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Cost
$ $ $ $ $
Difficulty
• • • • •
Time
15 mins

Creative Revolution
DRAWING WITH YOUR NONDOMINANT HAND
Lately I’ve been experimenting a lot with “un-perfecting” as a way to loosen up, embrace the grit, and explore new kinds of energy in my paintings. While a highly refined painting can certainly be lovely, I find raw, messy, human expression and experience to be incredibly compelling—and refreshing. I love feeling a creation in this way and sensing the experience the artist went through to create it.
One way to achieve this kind of less controlled look is to explore using your nondominant hand.
It’s likely that the images, marks, and shapes you’ll make with this hand will be somewhat wabi-sabi, unpredictable—and wonderful, adding just the right amount of raw spunk you’re looking for. Whereas your ever-predictable dominant hand creations might fall a little flat.
If you’re new to painting and drawing, using your nondominant hand can open up some interesting new territory. If you’ve been drawing or painting for a long time, this exercise will likely breathe some fresh air into your creations.
You can explore this exercise by using markers, pens, or pastels directly on paper. (I suggest taping your paper down to help it stay in place.) You can also play with this exercise by using paint directly on your canvas.

Posted by Creative Publishing international Published See Creative Publishing international's 93 projects » © 2019 Flora Bowley / Quarry Books · Reproduced with permission.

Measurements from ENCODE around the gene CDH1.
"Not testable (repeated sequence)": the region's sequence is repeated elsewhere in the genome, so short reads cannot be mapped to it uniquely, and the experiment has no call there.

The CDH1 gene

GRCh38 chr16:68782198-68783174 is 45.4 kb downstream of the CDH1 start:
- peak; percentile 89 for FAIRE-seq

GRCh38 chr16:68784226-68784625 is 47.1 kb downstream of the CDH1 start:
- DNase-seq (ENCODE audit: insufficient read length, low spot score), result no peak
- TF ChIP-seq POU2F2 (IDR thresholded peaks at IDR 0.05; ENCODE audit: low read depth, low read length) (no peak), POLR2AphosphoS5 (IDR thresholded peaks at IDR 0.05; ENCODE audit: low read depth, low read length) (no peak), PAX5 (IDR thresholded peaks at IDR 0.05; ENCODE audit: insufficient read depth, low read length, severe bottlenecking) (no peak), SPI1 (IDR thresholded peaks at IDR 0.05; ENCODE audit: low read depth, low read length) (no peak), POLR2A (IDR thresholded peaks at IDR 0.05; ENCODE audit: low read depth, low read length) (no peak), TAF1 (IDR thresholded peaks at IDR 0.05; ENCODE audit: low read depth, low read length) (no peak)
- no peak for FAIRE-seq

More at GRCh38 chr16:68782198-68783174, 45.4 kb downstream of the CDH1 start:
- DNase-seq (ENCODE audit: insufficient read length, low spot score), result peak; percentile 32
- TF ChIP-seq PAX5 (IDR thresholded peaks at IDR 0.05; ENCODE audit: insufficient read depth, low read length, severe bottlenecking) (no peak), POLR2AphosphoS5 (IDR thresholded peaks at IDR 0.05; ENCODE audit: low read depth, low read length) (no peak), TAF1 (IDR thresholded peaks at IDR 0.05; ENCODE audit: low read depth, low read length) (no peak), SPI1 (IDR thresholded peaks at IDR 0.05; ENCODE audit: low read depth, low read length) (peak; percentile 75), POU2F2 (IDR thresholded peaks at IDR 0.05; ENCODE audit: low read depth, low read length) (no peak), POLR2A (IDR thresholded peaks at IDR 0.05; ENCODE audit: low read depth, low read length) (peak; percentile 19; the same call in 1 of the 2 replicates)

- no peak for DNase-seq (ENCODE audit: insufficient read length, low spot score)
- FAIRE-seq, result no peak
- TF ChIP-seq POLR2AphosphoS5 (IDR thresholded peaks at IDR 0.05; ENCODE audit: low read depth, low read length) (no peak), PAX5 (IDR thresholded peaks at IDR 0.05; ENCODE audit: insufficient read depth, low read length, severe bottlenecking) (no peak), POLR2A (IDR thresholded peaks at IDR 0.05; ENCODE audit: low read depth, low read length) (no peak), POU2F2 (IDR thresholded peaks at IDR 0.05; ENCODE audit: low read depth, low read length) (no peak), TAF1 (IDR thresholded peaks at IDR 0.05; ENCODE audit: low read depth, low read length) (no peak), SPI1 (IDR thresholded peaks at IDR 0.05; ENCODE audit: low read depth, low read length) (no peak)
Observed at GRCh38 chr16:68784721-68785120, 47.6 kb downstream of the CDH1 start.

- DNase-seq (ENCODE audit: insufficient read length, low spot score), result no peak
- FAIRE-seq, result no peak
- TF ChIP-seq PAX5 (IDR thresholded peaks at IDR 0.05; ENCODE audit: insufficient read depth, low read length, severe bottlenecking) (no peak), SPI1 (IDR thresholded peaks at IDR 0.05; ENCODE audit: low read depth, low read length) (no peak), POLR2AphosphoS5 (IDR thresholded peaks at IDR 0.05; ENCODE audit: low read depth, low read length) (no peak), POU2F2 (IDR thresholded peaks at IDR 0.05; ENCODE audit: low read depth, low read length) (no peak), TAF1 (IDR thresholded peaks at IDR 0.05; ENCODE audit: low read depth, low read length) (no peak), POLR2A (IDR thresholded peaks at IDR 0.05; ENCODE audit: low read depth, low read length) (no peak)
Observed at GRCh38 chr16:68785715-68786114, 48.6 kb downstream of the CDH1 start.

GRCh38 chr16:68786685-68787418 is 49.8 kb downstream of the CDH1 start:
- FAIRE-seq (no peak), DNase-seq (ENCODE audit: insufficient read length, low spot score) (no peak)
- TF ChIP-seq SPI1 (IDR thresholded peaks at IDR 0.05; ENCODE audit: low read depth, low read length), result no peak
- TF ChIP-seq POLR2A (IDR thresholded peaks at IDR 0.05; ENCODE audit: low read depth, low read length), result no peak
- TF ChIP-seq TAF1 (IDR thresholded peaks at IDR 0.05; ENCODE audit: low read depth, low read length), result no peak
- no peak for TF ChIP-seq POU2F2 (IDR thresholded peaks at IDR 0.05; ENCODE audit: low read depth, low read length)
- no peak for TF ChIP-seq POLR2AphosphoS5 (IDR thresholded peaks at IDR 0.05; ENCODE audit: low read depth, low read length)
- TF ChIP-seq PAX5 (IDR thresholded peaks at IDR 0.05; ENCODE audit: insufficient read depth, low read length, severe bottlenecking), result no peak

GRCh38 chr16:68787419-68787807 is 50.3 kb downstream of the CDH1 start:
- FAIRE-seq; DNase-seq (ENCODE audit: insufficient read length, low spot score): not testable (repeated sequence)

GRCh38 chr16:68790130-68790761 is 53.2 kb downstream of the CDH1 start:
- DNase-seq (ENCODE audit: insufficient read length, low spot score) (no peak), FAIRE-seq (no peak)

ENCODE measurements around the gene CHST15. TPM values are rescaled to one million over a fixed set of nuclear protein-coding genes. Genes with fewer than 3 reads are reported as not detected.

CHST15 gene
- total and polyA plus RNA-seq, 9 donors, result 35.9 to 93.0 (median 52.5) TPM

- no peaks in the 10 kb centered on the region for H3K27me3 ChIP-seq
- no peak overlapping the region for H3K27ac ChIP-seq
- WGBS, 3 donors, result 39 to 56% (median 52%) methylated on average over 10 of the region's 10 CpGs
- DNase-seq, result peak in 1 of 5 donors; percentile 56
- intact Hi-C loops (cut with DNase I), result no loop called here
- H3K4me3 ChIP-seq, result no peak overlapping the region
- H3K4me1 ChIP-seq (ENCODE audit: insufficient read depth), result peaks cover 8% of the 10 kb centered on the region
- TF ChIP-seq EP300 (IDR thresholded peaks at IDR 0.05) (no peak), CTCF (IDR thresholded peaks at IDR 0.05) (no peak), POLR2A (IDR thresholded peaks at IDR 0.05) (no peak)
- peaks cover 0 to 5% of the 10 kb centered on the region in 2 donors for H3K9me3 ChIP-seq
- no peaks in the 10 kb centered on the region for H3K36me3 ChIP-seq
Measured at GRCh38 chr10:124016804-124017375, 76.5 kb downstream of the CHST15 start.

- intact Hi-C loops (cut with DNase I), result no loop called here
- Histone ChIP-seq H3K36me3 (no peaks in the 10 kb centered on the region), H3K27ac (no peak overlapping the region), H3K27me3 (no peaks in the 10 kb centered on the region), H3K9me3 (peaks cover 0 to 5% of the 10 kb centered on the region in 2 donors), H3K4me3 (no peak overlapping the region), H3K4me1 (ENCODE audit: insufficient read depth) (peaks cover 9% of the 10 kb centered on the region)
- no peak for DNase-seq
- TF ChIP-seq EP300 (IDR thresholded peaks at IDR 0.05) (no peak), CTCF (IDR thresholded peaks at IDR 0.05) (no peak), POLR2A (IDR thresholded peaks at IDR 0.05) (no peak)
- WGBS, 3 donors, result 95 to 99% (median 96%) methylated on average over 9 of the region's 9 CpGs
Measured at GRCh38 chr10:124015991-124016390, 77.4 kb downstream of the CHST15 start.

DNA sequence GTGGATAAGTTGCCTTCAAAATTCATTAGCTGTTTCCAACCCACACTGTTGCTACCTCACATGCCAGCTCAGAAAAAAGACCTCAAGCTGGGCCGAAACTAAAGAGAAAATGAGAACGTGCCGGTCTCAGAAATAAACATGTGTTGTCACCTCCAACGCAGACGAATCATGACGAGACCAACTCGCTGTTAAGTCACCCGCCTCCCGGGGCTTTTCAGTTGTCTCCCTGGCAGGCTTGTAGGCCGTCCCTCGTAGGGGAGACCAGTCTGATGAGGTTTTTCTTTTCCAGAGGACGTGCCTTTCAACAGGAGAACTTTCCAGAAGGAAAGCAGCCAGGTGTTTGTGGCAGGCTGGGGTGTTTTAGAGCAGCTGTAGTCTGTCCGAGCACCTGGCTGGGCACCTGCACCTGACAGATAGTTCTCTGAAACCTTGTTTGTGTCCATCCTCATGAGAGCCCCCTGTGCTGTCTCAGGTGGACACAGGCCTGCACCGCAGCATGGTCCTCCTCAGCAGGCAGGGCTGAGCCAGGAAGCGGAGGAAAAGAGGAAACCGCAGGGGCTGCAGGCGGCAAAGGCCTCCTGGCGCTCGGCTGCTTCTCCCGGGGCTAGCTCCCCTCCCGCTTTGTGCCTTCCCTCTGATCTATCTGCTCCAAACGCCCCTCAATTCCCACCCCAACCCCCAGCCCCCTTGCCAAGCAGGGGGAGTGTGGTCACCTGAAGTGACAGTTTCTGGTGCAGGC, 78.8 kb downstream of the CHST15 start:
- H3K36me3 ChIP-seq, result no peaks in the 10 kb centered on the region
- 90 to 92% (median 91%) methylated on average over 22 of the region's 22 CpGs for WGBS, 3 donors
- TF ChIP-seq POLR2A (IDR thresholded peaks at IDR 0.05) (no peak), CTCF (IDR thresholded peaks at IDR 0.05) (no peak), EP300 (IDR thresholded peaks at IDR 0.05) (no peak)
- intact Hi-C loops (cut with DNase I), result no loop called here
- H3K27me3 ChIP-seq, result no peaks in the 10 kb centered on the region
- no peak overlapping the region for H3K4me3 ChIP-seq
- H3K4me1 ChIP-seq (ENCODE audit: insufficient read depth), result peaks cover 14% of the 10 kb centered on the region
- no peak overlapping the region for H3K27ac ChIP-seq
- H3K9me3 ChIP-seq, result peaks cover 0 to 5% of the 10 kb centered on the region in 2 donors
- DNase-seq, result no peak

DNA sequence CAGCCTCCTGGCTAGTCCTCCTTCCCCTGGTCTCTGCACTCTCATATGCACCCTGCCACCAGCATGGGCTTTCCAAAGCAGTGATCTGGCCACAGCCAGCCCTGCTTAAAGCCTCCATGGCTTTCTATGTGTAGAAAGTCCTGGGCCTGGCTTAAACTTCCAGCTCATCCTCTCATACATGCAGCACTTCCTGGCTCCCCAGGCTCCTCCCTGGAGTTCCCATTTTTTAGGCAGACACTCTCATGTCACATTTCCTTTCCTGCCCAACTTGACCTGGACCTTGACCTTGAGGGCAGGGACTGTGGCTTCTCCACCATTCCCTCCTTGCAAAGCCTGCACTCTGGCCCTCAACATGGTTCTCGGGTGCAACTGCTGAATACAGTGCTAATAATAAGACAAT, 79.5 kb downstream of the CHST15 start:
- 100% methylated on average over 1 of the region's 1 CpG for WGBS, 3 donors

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You Will Need

  • How to create a piece of abstract or patterned art. Drawing With Your Nondominant Hand - Step 1
    Step 1

    playful exercises

    – Consider how you are holding your pen or brush. Try holding it in a variety of positions to change the angle and the control you have with it.
    – Hold a pen or brush in each hand to experience the difference between your two hands.
    – Allow a song to be your guide as your pen or brush moves across the surface.
    – Draw something you see in the room using one continuous line.
    – Draw a flower, a person, an animal, or something in your kitchen.
    – Sketch your usual doodles using your nondominant hand.
    – Write words.
    – Draw circles, triangles, parallel lines, spirals, and any other shapes you want to explore.
    – Want to let go even more? Try closing your eyes while your pen or brush moves across 
the surface.

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